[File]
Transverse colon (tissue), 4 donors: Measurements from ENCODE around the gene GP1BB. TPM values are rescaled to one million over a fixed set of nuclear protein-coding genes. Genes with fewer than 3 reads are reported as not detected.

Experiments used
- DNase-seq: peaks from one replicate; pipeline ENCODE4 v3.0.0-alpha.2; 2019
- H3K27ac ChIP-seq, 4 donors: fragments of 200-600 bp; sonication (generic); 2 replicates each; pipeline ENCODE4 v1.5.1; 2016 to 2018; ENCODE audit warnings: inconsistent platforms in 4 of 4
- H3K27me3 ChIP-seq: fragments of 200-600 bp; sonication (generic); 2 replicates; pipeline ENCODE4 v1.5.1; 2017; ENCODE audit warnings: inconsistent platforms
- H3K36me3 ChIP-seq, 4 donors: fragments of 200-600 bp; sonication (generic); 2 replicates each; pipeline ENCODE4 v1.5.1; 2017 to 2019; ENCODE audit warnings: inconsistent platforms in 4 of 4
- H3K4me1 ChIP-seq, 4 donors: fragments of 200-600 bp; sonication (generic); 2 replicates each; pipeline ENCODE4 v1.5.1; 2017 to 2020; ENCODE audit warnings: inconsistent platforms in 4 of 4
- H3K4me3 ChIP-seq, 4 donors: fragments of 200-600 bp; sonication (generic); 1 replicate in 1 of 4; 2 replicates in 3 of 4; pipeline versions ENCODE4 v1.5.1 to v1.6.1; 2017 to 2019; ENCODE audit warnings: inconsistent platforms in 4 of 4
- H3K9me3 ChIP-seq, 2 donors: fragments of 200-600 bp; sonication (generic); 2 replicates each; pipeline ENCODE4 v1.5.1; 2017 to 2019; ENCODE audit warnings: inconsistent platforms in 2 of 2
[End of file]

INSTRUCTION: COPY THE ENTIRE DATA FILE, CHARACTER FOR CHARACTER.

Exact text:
Transverse colon (tissue), 4 donors: Measurements from ENCODE around the gene GP1BB. TPM values are rescaled to one million over a fixed set of nuclear protein-coding genes. Genes with fewer than 3 reads are reported as not detected.

Experiments used
- DNase-seq: peaks from one replicate; pipeline ENCODE4 v3.0.0-alpha.2; 2019
- H3K27ac ChIP-seq, 4 donors: fragments of 200-600 bp; sonication (generic); 2 replicates each; pipeline ENCODE4 v1.5.1; 2016 to 2018; ENCODE audit warnings: inconsistent platforms in 4 of 4
- H3K27me3 ChIP-seq: fragments of 200-600 bp; sonication (generic); 2 replicates; pipeline ENCODE4 v1.5.1; 2017; ENCODE audit warnings: inconsistent platforms
- H3K36me3 ChIP-seq, 4 donors: fragments of 200-600 bp; sonication (generic); 2 replicates each; pipeline ENCODE4 v1.5.1; 2017 to 2019; ENCODE audit warnings: inconsistent platforms in 4 of 4
- H3K4me1 ChIP-seq, 4 donors: fragments of 200-600 bp; sonication (generic); 2 replicates each; pipeline ENCODE4 v1.5.1; 2017 to 2020; ENCODE audit warnings: inconsistent platforms in 4 of 4
- H3K4me3 ChIP-seq, 4 donors: fragments of 200-600 bp; sonication (generic); 1 replicate in 1 of 4; 2 replicates in 3 of 4; pipeline versions ENCODE4 v1.5.1 to v1.6.1; 2017 to 2019; ENCODE audit warnings: inconsistent platforms in 4 of 4
- H3K9me3 ChIP-seq, 2 donors: fragments of 200-600 bp; sonication (generic); 2 replicates each; pipeline ENCODE4 v1.5.1; 2017 to 2019; ENCODE audit warnings: inconsistent platforms in 2 of 2